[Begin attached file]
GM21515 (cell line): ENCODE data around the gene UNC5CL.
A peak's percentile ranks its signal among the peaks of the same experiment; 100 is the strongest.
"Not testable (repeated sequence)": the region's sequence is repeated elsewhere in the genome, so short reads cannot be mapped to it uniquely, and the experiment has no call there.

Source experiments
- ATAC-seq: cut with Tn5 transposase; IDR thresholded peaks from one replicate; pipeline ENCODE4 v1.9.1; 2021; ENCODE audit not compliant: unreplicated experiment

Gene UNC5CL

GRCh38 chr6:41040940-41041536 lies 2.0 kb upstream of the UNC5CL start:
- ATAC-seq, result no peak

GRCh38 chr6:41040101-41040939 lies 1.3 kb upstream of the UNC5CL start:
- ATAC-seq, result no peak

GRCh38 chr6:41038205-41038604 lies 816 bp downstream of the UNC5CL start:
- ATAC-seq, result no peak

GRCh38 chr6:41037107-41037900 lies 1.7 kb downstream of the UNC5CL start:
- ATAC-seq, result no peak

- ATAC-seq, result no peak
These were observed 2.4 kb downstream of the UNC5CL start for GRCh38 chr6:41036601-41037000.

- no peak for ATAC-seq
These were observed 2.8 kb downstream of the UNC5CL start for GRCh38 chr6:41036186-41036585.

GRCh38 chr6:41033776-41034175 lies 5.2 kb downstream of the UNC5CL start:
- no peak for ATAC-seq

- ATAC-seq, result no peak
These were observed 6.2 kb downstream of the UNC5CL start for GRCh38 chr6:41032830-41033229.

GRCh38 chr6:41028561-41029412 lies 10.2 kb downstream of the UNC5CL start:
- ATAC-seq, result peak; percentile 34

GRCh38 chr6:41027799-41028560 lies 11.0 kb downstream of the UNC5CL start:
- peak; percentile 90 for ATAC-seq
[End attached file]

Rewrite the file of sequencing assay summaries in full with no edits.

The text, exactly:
GM21515 (cell line): ENCODE data around the gene UNC5CL.
A peak's percentile ranks its signal among the peaks of the same experiment; 100 is the strongest.
"Not testable (repeated sequence)": the region's sequence is repeated elsewhere in the genome, so short reads cannot be mapped to it uniquely, and the experiment has no call there.

Source experiments
- ATAC-seq: cut with Tn5 transposase; IDR thresholded peaks from one replicate; pipeline ENCODE4 v1.9.1; 2021; ENCODE audit not compliant: unreplicated experiment

Gene UNC5CL

GRCh38 chr6:41040940-41041536 lies 2.0 kb upstream of the UNC5CL start:
- ATAC-seq, result no peak

GRCh38 chr6:41040101-41040939 lies 1.3 kb upstream of the UNC5CL start:
- ATAC-seq, result no peak

GRCh38 chr6:41038205-41038604 lies 816 bp downstream of the UNC5CL start:
- ATAC-seq, result no peak

GRCh38 chr6:41037107-41037900 lies 1.7 kb downstream of the UNC5CL start:
- ATAC-seq, result no peak

- ATAC-seq, result no peak
These were observed 2.4 kb downstream of the UNC5CL start for GRCh38 chr6:41036601-41037000.

- no peak for ATAC-seq
These were observed 2.8 kb downstream of the UNC5CL start for GRCh38 chr6:41036186-41036585.

GRCh38 chr6:41033776-41034175 lies 5.2 kb downstream of the UNC5CL start:
- no peak for ATAC-seq

- ATAC-seq, result no peak
These were observed 6.2 kb downstream of the UNC5CL start for GRCh38 chr6:41032830-41033229.

GRCh38 chr6:41028561-41029412 lies 10.2 kb downstream of the UNC5CL start:
- ATAC-seq, result peak; percentile 34

GRCh38 chr6:41027799-41028560 lies 11.0 kb downstream of the UNC5CL start:
- peak; percentile 90 for ATAC-seq